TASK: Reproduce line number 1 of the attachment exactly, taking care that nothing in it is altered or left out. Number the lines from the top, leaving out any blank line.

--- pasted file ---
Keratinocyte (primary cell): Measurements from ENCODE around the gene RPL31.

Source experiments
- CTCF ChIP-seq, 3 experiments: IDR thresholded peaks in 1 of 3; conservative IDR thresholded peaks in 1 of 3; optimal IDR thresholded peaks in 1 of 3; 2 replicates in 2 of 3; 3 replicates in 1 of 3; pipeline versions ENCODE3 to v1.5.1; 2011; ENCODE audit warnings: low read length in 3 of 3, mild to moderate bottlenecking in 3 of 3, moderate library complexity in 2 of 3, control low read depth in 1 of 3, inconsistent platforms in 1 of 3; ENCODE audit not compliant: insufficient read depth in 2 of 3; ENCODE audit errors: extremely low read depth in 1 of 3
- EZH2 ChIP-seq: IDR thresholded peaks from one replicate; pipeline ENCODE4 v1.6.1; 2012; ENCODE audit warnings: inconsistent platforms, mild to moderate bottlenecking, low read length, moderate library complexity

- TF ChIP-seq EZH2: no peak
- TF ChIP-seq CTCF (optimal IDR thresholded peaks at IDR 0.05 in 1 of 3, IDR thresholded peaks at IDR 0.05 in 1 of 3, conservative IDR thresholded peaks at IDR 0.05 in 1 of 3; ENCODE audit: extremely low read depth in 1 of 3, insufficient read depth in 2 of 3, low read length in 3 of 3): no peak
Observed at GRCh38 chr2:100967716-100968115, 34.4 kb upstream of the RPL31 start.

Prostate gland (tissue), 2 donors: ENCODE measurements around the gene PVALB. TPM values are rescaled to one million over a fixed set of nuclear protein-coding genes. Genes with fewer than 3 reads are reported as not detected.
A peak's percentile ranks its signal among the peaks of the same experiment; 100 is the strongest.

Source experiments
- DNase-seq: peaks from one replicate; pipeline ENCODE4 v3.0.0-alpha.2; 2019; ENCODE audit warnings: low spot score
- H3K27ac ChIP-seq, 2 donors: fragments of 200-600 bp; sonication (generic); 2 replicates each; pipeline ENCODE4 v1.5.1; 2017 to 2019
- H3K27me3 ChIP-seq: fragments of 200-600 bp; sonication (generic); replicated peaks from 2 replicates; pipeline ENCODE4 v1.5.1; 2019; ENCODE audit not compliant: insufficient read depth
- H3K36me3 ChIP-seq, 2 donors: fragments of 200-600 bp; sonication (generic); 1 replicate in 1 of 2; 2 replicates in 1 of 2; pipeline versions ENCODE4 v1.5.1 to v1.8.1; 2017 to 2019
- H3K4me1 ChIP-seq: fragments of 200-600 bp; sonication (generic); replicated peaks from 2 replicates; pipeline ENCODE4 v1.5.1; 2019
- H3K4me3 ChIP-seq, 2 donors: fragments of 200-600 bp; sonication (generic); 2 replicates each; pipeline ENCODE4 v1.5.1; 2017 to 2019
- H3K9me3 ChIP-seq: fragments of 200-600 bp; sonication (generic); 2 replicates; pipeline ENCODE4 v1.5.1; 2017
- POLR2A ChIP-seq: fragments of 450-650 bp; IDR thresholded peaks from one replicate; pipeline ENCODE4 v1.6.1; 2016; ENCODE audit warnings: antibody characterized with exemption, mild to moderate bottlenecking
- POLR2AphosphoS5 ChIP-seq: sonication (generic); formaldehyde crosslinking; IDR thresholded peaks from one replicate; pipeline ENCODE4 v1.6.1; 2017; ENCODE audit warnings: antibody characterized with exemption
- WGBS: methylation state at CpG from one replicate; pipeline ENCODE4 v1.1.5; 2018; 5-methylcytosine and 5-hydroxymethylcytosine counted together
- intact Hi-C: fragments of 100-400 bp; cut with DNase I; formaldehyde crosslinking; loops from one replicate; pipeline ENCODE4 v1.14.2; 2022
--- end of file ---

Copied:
Keratinocyte (primary cell): Measurements from ENCODE around the gene RPL31.